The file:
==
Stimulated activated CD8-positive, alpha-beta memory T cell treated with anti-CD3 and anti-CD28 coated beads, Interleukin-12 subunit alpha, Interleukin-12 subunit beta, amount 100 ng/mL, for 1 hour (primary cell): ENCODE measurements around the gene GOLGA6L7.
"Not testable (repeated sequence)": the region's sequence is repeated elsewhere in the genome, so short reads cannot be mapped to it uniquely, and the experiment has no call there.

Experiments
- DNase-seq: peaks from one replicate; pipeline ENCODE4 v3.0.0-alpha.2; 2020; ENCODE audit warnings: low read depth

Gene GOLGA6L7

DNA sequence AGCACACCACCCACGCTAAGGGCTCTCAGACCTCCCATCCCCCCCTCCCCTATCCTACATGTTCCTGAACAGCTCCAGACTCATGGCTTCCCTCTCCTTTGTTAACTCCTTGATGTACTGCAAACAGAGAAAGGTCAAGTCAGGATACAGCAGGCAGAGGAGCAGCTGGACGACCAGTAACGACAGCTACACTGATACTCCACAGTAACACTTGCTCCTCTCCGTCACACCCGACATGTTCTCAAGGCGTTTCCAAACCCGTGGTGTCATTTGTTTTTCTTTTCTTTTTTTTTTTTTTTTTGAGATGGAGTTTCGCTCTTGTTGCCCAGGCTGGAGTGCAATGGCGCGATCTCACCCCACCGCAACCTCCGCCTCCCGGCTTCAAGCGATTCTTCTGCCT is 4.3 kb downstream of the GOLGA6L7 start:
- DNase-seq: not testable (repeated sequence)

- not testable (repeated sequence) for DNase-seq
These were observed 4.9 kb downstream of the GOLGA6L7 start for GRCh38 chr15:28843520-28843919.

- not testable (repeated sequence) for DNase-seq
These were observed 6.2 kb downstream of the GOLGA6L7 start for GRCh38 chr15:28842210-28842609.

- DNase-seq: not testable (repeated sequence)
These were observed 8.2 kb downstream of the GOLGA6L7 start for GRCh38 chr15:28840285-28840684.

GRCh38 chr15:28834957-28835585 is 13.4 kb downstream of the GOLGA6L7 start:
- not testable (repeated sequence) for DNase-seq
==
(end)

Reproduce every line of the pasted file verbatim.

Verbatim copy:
Stimulated activated CD8-positive, alpha-beta memory T cell treated with anti-CD3 and anti-CD28 coated beads, Interleukin-12 subunit alpha, Interleukin-12 subunit beta, amount 100 ng/mL, for 1 hour (primary cell): ENCODE measurements around the gene GOLGA6L7.
"Not testable (repeated sequence)": the region's sequence is repeated elsewhere in the genome, so short reads cannot be mapped to it uniquely, and the experiment has no call there.

Experiments
- DNase-seq: peaks from one replicate; pipeline ENCODE4 v3.0.0-alpha.2; 2020; ENCODE audit warnings: low read depth

Gene GOLGA6L7

DNA sequence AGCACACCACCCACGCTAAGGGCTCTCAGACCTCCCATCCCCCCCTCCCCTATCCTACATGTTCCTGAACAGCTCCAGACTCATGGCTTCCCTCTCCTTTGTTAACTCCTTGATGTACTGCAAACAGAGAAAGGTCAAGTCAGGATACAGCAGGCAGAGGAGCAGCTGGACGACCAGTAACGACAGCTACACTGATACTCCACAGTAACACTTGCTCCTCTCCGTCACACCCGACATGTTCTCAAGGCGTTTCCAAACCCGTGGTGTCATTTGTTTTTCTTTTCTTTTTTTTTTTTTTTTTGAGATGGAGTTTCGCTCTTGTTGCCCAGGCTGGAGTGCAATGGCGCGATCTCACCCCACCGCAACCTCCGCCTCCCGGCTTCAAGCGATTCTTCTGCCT is 4.3 kb downstream of the GOLGA6L7 start:
- DNase-seq: not testable (repeated sequence)

- not testable (repeated sequence) for DNase-seq
These were observed 4.9 kb downstream of the GOLGA6L7 start for GRCh38 chr15:28843520-28843919.

- not testable (repeated sequence) for DNase-seq
These were observed 6.2 kb downstream of the GOLGA6L7 start for GRCh38 chr15:28842210-28842609.

- DNase-seq: not testable (repeated sequence)
These were observed 8.2 kb downstream of the GOLGA6L7 start for GRCh38 chr15:28840285-28840684.

GRCh38 chr15:28834957-28835585 is 13.4 kb downstream of the GOLGA6L7 start:
- not testable (repeated sequence) for DNase-seq